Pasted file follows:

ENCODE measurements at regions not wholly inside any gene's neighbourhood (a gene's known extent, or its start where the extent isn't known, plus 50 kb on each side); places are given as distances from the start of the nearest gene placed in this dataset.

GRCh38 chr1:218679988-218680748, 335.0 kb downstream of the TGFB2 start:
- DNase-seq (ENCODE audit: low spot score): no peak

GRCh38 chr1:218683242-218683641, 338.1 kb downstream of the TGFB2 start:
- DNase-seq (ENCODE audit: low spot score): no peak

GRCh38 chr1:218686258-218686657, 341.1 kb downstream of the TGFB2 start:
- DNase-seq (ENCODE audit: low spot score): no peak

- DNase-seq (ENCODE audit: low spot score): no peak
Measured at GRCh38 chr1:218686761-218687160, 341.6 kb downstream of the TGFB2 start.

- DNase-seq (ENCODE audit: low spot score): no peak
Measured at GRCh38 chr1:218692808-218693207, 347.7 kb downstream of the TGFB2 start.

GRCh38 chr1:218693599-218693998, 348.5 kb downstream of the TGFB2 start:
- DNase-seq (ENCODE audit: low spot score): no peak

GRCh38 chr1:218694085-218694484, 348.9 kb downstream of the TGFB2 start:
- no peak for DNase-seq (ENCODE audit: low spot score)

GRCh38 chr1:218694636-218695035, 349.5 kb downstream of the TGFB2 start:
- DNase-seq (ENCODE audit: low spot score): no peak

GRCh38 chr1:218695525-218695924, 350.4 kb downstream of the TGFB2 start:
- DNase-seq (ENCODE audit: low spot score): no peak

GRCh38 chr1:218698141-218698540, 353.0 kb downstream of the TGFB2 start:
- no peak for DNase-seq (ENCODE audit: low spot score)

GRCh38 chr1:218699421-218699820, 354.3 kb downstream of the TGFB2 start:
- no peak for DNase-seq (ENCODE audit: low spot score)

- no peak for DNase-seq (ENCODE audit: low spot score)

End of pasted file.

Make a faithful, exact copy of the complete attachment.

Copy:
ENCODE measurements at regions not wholly inside any gene's neighbourhood (a gene's known extent, or its start where the extent isn't known, plus 50 kb on each side); places are given as distances from the start of the nearest gene placed in this dataset.

GRCh38 chr1:218679988-218680748, 335.0 kb downstream of the TGFB2 start:
- DNase-seq (ENCODE audit: low spot score): no peak

GRCh38 chr1:218683242-218683641, 338.1 kb downstream of the TGFB2 start:
- DNase-seq (ENCODE audit: low spot score): no peak

GRCh38 chr1:218686258-218686657, 341.1 kb downstream of the TGFB2 start:
- DNase-seq (ENCODE audit: low spot score): no peak

- DNase-seq (ENCODE audit: low spot score): no peak
Measured at GRCh38 chr1:218686761-218687160, 341.6 kb downstream of the TGFB2 start.

- DNase-seq (ENCODE audit: low spot score): no peak
Measured at GRCh38 chr1:218692808-218693207, 347.7 kb downstream of the TGFB2 start.

GRCh38 chr1:218693599-218693998, 348.5 kb downstream of the TGFB2 start:
- DNase-seq (ENCODE audit: low spot score): no peak

GRCh38 chr1:218694085-218694484, 348.9 kb downstream of the TGFB2 start:
- no peak for DNase-seq (ENCODE audit: low spot score)

GRCh38 chr1:218694636-218695035, 349.5 kb downstream of the TGFB2 start:
- DNase-seq (ENCODE audit: low spot score): no peak

GRCh38 chr1:218695525-218695924, 350.4 kb downstream of the TGFB2 start:
- DNase-seq (ENCODE audit: low spot score): no peak

GRCh38 chr1:218698141-218698540, 353.0 kb downstream of the TGFB2 start:
- no peak for DNase-seq (ENCODE audit: low spot score)

GRCh38 chr1:218699421-218699820, 354.3 kb downstream of the TGFB2 start:
- no peak for DNase-seq (ENCODE audit: low spot score)

- no peak for DNase-seq (ENCODE audit: low spot score)